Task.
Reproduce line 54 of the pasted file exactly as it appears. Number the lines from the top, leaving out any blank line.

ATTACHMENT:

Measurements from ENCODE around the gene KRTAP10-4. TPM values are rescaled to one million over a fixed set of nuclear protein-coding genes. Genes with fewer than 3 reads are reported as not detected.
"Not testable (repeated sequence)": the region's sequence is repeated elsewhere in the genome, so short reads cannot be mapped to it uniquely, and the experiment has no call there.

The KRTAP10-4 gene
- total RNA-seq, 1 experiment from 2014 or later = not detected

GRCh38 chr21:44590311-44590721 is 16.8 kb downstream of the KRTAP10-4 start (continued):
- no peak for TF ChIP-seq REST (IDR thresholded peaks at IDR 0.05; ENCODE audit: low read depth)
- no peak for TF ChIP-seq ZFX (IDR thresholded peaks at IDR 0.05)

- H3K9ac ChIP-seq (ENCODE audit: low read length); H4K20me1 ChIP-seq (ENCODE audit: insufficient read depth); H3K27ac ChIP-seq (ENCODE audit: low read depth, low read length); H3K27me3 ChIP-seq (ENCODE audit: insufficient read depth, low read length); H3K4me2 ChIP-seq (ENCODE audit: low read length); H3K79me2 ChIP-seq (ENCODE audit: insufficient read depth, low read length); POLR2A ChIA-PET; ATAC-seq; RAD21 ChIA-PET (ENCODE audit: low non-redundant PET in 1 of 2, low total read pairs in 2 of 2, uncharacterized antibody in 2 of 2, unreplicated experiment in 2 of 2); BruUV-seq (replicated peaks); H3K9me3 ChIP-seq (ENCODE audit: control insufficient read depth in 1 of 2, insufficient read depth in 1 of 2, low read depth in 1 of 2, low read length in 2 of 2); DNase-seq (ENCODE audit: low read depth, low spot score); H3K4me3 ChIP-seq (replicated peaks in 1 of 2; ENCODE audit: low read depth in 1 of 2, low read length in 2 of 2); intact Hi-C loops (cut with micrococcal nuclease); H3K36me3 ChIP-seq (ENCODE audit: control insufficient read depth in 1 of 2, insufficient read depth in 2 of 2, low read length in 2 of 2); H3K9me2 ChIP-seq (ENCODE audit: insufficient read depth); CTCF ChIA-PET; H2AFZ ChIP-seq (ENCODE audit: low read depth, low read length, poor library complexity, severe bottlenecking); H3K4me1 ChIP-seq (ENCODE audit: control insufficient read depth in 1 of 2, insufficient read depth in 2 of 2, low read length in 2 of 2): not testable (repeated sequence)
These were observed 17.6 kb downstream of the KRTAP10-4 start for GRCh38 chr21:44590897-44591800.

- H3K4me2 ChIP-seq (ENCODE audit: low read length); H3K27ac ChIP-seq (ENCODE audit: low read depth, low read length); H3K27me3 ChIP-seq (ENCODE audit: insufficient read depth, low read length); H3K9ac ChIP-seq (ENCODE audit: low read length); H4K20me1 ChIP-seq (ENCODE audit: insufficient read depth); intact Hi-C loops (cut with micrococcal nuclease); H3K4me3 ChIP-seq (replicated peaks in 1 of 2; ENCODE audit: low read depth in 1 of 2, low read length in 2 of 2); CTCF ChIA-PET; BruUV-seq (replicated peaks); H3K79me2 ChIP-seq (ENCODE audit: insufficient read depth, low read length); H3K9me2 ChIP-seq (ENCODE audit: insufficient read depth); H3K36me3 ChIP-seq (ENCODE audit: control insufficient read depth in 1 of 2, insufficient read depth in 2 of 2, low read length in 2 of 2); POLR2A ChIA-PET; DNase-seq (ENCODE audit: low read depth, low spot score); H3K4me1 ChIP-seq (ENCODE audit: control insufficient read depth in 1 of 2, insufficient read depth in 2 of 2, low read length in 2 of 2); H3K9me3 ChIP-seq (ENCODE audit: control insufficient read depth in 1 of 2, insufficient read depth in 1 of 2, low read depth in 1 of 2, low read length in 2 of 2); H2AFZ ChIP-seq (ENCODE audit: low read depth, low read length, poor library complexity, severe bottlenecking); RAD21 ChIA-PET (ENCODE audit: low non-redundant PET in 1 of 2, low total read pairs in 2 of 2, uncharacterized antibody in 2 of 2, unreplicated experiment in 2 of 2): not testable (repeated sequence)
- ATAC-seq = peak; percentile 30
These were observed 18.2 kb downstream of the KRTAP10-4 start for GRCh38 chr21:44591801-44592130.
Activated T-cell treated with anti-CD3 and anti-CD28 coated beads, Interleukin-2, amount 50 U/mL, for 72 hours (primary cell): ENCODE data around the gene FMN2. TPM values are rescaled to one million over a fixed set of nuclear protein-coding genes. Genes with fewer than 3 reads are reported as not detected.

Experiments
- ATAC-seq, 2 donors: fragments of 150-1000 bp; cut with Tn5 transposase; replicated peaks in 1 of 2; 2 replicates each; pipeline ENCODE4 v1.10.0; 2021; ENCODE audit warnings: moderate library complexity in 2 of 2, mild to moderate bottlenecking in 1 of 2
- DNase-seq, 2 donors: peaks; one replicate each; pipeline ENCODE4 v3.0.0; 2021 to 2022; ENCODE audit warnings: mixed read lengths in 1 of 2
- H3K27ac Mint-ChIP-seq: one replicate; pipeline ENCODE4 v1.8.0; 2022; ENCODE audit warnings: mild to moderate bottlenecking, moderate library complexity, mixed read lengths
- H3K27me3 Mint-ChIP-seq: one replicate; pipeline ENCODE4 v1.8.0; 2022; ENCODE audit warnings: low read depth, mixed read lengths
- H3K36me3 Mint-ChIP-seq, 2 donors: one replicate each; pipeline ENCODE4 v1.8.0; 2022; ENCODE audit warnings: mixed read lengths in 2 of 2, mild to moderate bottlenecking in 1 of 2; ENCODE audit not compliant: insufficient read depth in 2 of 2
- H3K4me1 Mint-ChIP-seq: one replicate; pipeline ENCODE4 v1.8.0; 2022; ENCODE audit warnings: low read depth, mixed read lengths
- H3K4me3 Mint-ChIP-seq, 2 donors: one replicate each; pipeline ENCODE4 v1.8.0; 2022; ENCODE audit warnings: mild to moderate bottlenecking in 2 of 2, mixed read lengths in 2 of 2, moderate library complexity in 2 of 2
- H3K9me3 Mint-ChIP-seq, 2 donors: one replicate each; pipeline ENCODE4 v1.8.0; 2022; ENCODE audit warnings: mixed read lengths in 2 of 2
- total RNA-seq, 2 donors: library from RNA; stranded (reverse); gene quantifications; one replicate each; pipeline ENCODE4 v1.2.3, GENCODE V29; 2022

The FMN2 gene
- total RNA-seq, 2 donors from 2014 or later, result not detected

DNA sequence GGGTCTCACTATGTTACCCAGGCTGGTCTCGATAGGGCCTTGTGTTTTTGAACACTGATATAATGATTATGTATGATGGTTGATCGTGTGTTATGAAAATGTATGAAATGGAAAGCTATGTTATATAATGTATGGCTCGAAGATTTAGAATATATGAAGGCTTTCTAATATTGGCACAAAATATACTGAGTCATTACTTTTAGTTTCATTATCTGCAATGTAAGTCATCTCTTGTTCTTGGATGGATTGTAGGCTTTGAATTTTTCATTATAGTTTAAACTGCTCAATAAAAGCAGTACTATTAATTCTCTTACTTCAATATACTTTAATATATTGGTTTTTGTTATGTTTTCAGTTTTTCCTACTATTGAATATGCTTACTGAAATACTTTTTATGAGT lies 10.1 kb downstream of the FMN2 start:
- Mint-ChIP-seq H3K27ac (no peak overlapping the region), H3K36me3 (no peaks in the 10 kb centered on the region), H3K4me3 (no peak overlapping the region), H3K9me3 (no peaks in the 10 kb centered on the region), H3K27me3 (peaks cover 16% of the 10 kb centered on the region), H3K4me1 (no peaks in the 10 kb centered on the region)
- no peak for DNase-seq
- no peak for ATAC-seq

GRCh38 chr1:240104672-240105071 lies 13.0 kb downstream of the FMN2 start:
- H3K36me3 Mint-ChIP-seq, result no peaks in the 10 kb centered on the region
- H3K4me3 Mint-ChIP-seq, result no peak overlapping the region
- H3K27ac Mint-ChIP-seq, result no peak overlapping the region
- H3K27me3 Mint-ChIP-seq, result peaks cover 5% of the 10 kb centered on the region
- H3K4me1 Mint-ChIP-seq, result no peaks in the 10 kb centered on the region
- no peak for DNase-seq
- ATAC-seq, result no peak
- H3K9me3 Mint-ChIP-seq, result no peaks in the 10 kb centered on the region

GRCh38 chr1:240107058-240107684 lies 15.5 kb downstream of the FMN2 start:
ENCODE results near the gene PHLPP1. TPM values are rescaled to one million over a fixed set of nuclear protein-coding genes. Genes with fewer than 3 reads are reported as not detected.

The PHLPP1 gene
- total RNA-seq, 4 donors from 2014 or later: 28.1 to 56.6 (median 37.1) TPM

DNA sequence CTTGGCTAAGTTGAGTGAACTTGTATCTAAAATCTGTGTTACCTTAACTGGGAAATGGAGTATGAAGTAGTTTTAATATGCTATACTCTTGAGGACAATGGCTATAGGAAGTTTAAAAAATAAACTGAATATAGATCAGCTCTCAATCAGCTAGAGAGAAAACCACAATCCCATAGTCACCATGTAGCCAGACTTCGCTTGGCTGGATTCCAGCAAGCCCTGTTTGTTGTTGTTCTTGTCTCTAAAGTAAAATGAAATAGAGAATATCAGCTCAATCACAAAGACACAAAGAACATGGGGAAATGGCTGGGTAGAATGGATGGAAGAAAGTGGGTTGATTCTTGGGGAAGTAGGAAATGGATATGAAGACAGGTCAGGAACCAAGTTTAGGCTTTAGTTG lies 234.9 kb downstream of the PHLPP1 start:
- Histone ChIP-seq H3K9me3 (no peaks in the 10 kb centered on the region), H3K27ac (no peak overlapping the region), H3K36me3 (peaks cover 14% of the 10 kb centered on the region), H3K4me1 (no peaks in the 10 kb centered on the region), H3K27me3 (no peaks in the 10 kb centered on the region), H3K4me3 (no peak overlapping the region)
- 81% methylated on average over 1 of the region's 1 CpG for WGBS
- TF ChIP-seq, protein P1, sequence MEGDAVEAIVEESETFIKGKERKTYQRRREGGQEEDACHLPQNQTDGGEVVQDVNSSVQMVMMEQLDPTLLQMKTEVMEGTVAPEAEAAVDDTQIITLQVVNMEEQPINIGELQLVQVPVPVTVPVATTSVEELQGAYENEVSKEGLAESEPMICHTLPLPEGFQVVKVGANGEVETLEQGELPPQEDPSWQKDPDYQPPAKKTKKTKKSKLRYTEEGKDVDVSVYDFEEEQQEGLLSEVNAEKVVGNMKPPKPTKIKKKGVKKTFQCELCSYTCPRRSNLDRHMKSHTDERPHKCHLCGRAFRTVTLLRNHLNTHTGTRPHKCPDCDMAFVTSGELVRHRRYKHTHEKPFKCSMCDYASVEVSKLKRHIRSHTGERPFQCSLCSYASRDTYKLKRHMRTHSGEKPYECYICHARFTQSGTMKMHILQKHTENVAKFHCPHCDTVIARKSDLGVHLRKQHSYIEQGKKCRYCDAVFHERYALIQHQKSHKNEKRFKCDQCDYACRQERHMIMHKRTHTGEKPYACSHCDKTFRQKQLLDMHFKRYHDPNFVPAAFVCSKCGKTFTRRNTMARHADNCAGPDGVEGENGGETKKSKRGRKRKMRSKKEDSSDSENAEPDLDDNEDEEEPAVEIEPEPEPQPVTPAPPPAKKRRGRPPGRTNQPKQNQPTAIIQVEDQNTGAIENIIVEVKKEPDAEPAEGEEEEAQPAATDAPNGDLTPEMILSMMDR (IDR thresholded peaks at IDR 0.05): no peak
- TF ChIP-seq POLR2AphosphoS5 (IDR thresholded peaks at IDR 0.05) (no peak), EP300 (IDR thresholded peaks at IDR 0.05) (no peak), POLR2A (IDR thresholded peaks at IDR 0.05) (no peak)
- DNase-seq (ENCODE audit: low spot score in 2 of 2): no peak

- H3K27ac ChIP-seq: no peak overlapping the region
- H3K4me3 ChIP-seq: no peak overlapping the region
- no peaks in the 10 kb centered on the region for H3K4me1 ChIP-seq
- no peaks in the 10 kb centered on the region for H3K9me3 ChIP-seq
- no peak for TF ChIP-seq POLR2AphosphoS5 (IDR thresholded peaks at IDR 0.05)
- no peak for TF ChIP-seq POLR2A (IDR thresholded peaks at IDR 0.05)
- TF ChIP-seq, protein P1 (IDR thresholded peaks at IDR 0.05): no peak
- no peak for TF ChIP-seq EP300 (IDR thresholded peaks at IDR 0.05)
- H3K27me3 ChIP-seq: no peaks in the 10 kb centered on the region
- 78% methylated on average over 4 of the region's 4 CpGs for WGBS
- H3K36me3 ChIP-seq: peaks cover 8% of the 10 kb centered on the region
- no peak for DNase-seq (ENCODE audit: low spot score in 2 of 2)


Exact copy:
- no peak for TF ChIP-seq POLR2A (IDR thresholded peaks at IDR 0.05)